I still remember the pictures of shambled pieces of Mr Rajiv Gandhi’s carcass on the front page of major national dailies. He was killed in 1991, by a human bomb in Perumbudur. The politics of ceasefire and peacekeeping has lingered on even to this day!
The same year in Bangalore, I witnessed one of the most intense non-religious riots ever, which happened over the issue of river water sharing between two states. The episode is better known as the Cauvery Riots. The relationship between states of Karnataka and Tamil Nadu has remained bitter ever since. The cauvery tribulnal has unsuccessfully met innumerable times. Both leaderships (not the affected farmer) want conflict. Both need riots and section 144. Fortunately, the source of Cauvery in Western Ghats has not dried up. I dare say, if the same trend continues, she may stop flowing in both states!
I can vividly recollect the disturbing video footage of Babri Masjid demolition, telecast in 1992. The same year the city of Mumbai bore the brunt of religious riots. It was followed by the 1993 Mumbai blasts. An image of a stone filled deserted street in Mumbai was preserved and placed under one of my college professor’s table glass (it was 2002 and he could not forget it even after 10 years). It is fresh in my memory. We were in Bangalore and not in Mumbai. That image proved to me that Indians no matter where they live, respond to the pain of fellow Indians. In 2008, there was a 3000 page long judgment on the 1993 Mumbai blast case and it took fifteen court years to arrive at that!
There were riots in Malegaon of Maharashtra, in Orissa, in Gujarath after the carnage in Godhra and in West Bengal. There were bomb blasts in Hyderabad, Mumbai, Varanasi, Bangalore, Delhi, Jaipur, and not to forget the ‘no-news’ Jammu and Kashmir. There were riots and bomb blasts, and riots and bomb blasts…no time to heal and no time to move on.
Mumbai’s 7/11 (11th of July 2006) and 26/11 (26th of Nov, last year) are named after the infamous incident in USA, the 9/11 (Sept 11th 2001). The names sell well, don’t they? They have become talking points on every news forum in India, and I remember almost all the reactions from almost all key people. It is simple. You do not have to be a memory champ to do that. All of them had a simple reaction, “We condemn this horrific incident”.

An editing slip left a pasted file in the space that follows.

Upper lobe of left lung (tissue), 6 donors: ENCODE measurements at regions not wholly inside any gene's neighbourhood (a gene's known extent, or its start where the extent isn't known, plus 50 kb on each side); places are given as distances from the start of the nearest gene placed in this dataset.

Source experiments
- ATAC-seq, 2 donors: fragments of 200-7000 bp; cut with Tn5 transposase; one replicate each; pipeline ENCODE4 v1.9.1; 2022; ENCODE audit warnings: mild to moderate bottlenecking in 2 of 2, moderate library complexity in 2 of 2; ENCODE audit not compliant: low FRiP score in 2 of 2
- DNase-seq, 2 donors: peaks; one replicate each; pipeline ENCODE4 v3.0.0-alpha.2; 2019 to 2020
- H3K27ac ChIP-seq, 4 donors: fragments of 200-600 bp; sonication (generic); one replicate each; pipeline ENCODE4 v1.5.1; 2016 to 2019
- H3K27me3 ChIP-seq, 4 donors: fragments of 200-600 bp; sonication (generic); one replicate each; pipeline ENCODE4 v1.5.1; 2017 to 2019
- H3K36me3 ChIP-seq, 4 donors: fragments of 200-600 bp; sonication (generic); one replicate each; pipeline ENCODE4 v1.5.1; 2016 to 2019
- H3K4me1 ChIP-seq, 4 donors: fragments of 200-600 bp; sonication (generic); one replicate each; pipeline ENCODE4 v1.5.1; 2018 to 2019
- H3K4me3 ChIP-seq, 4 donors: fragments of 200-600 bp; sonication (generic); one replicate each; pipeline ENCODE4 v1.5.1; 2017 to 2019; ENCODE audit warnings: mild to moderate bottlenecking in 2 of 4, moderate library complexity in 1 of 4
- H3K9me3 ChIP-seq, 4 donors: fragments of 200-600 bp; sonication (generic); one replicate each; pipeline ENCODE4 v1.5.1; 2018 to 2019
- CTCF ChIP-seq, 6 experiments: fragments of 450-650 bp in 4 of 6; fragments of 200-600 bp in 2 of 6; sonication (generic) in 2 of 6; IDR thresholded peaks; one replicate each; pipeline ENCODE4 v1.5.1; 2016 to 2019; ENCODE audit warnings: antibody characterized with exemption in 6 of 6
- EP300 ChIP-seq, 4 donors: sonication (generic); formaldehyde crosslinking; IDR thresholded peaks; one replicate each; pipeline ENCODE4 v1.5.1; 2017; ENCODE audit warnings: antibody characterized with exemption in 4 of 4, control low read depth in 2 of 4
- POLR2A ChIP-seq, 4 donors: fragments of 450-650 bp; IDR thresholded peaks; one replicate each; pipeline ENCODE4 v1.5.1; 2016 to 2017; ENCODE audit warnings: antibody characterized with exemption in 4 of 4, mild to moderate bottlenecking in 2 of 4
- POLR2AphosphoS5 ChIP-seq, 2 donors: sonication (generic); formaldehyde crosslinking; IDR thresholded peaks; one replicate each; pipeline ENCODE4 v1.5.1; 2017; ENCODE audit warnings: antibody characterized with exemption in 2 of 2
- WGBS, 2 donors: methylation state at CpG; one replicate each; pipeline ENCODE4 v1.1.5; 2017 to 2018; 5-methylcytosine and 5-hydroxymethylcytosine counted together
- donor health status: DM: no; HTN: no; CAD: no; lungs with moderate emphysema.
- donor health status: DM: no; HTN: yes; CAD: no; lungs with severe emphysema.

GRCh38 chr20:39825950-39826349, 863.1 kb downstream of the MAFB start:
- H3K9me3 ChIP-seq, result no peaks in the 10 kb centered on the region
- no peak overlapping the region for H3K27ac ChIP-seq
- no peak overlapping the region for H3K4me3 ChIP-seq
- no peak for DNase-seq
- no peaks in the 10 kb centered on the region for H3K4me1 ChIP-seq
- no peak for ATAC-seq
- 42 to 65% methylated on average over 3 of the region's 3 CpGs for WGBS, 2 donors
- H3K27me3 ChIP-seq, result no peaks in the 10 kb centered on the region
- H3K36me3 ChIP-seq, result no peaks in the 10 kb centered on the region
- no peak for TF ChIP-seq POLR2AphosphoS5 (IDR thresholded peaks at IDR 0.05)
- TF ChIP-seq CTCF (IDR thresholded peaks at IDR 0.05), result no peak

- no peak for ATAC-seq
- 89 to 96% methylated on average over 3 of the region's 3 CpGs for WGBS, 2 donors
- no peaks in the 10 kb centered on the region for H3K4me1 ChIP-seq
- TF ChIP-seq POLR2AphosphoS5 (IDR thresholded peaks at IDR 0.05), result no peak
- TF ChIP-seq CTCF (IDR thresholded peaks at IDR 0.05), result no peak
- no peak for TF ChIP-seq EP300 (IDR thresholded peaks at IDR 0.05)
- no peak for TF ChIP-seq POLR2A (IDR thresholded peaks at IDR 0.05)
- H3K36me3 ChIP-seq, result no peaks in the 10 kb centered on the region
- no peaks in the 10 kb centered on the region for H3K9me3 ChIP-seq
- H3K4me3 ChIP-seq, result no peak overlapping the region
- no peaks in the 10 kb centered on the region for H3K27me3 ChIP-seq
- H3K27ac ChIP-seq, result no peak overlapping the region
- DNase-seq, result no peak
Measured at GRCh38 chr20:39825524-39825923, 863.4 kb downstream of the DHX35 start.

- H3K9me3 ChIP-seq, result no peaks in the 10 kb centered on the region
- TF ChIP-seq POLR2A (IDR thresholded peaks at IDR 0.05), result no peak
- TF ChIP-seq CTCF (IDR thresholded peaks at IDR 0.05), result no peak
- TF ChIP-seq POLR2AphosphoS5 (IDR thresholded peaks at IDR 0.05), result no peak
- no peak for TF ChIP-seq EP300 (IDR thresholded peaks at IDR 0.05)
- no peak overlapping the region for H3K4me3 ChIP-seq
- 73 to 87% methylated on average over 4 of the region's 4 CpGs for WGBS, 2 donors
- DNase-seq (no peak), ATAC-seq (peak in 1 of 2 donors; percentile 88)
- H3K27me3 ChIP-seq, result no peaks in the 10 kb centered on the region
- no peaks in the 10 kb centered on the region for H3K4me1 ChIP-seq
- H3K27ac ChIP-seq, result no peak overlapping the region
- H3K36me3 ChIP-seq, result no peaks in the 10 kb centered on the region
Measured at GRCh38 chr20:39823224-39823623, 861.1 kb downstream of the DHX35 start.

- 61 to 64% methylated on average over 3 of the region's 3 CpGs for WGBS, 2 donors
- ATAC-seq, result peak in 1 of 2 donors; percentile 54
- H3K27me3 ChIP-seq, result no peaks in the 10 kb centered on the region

It would be a great service to the nation if all of us stop condemning (offer lip-service to) such heinous acts of crime. There is ample evidence to show that a majority of those who publicly condemn an act of crime (call it ‘terror’ or anything) are invariably accused (not convicts, which is very important, and you know why) of an equivalent crime. Condemning them in public forums does not help.
In India, we have people who have strict religious upbringing and have firm religious beliefs. However, as you and I know that, a majority of them also respect other religions and practices. They are neither supremely educated nor rational thinkers. They are common people with a common sense. They are people who can curb their anger in moments of weakness.
Riots, domestic violence, street fights, strikes, corporate lobbying, public sector loop holes and corruption, and many others are all part of our own thinking. Some of us show them and some of us don’t. “Terrorism” has evolved from violent thinking within human society. It has become more and more sophisticated as our lives have since 1984.
Unfortunately, ‘terror’ will continue to take place in India, perhaps with more intense and unpredictable manifestations.
I have literally grown up (born in 1983) witnessing terror year after year in one form or the other. It is true that I also belong to a particular religion in India (I cannot escape this for many reasons). Relevance of religion in our society is a debatable issue. It is true that they exist, and will exist for some time to come. Whenever anti-religion riots have hit this country, I was tempted to develop hatred towards all religions in India, with a soft corner for the one I belong to. However, sanity has prevailed probably (at least partly) because I was introduced to India’s pluralism very early in my life. I had my schooling in a local government school that represented plural India, where students from all religions cutting across social strata were my class mates. It became amply clear very early that religion was an excuse for rogue elements within our society with no exception.
We just have to make sure that normal thinking remains a majority (and not majoritarianism) and always outnumbers viciousness. There are too many occasions where we are tempted to take unlawful actions. And that is the real challenge. We have to fight the demon (terror) within us, which will crop up once in a while (more often in future). The challenge is to remain sane and considerate.
I wish there will be a day when two farmers from Tamil Nadu and Karnataka go to their respective fields (water or no water), wishing each other good luck. They should not yield to their make-believe circumstances. Deep inside, they have always wished each other well. Because, rivers hate boundaries and farmers in India are not violent beasts.